Forex trading scams are more common than you think, and new ones keep popping up. In this article, I will share 6 enlightening things I’ve learned about online investment scams.
9 August 2019 | MyChargeBack – MyChargeBack has been in the fund recovery business for a few years now, and we have seen it all. In the process of speaking with thousands of scam victims in more than 150 countries, we have become intimately familiar with how scammers operate, and it ain’t pretty. We’ve also gained an insight or two into the hearts and minds of novice investors.
Finally, we have learned more than we would have believed there was to know about how banks operate, especially when it comes to processing and adjudicating payment disputes involving fraudulent investment brokers.
Lucky for you, I’m a giver, so I’m sharing some of our hard-earned wisdom with you today. Over the next couple of weeks I’ll go into detail about six particularly enlightening things I’ve learned about trading scams:
1. Lots of scam victims have no idea they’ve been scammed
This is something I might not have believed beforehand, but after witnessing it time after time, I see now that it actually makes sense. The smartest thing a con artist can do is make their victim believe that nothing dishonest ever took place, that there’s no reason to pursue justice or their lost money. The frauds get to rest easy, knowing they and their money are safe.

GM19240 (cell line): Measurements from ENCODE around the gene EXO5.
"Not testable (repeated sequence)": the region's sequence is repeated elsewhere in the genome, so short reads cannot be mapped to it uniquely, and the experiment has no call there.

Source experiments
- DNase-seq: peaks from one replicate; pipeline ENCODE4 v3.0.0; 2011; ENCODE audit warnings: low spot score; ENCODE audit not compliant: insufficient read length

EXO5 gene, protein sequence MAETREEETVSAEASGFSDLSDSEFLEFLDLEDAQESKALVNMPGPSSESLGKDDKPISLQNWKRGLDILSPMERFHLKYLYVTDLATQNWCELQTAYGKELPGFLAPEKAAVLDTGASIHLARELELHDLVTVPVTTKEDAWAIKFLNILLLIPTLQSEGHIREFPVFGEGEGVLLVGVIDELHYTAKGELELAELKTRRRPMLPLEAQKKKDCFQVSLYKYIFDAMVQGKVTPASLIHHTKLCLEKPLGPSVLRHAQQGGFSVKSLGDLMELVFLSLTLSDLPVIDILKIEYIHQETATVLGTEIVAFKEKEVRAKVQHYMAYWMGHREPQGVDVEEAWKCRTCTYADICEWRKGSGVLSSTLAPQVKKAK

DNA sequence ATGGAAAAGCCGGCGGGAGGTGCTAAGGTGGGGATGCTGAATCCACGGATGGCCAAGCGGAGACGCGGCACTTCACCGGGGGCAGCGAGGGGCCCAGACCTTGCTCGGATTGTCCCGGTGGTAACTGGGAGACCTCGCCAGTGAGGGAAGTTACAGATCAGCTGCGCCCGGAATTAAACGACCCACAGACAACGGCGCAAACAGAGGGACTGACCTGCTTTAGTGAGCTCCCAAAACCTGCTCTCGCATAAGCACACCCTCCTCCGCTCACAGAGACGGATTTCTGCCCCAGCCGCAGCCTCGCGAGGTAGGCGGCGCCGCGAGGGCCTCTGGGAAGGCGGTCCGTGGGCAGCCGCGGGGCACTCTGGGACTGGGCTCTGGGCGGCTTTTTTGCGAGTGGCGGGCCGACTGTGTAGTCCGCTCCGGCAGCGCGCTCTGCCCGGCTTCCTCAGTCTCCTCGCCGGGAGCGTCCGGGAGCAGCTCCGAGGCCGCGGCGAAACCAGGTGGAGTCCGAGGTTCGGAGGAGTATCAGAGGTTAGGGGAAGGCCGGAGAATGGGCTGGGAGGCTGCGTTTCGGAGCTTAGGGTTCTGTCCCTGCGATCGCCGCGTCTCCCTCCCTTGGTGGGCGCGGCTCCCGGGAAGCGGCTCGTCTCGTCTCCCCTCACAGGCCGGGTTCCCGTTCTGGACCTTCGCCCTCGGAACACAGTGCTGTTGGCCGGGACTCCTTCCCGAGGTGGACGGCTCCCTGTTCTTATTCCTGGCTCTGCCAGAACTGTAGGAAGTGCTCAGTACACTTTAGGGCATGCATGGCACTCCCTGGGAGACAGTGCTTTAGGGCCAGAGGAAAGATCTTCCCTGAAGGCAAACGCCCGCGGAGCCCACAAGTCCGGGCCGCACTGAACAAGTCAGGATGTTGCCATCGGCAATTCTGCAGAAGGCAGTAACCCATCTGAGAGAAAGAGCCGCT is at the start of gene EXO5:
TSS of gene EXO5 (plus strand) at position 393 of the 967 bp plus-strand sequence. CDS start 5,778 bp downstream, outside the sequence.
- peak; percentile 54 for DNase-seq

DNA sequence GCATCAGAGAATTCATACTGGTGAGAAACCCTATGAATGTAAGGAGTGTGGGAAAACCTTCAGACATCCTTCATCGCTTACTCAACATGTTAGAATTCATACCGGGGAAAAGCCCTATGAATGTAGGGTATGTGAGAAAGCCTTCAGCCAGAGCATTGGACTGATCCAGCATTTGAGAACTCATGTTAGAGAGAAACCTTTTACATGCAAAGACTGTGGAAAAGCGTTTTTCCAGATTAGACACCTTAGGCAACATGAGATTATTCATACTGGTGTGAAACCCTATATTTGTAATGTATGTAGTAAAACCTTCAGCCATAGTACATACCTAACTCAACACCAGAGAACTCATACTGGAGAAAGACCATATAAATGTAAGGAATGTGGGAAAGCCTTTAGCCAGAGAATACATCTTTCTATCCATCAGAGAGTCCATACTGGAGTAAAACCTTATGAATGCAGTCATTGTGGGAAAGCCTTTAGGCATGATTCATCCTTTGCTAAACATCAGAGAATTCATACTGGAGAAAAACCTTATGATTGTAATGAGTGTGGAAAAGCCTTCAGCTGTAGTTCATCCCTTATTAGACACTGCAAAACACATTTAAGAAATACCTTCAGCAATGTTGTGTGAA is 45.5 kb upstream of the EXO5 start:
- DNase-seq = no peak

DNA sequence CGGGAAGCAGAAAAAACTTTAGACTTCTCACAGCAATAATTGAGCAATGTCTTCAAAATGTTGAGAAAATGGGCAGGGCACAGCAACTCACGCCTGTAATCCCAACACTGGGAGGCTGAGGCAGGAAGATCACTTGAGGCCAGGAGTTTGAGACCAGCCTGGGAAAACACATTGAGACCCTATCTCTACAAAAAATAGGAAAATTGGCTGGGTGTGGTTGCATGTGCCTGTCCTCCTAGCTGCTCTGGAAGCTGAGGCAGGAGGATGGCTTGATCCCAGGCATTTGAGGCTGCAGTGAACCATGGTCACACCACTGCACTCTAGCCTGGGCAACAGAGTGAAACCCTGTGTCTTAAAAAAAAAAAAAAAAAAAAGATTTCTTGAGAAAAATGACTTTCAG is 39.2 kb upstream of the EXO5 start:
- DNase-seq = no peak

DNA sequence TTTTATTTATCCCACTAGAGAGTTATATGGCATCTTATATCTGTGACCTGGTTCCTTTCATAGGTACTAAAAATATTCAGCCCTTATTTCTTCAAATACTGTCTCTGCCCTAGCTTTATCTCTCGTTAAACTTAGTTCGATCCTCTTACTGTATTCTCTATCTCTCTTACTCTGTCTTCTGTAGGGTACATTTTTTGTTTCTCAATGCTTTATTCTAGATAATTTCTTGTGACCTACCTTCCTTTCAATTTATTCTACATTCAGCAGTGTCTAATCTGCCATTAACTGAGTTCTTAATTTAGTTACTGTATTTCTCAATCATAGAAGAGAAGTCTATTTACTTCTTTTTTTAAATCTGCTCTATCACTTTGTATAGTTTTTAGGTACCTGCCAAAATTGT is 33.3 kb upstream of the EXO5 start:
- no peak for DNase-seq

In the case of online investment scams, this is typically accomplished by making it appear that all the money was lost in an unlucky series of trades. The scammers are able to manipulate the trading platform, which in many cases is not even plugged into any real-world markets. It’s just a video game, and the asset values it shows are whatever the phony broker wants it to show. So when it’s time to walk away with the investor’s deposits, they just tank the account. Simple. Clever. BAD.
2. Some people who think they’re scam victims aren’t
The flip side of scam victims who don’t know they’re victims is people who are sure they’re scam victims when they’re actually not. To put it another way, sometimes a scammer will steal an investor’s deposits while making it look like the investor’s bad luck, and other times some legitimate unlucky trades look like the broker is stealing the deposits. It’s only human nature to look for someone to blame when things go wrong, so screaming, “My broker scammed me!” should come as no surprise.
So all these people come to us, sometimes a little hesitantly. Nobody wants to look the fool, and a case like this has no particularly attractive outcomes. Either you lost a pile of money by being an amateur trader (plus you think you got scammed), or you fell for a con job (plus you didn’t even realize it). Not a happy situation.
It’s our job to look at all the facts of the case, then break the correct version of the bad news to them. Tune in next week for Part 2. I promise it’ll be even hotter!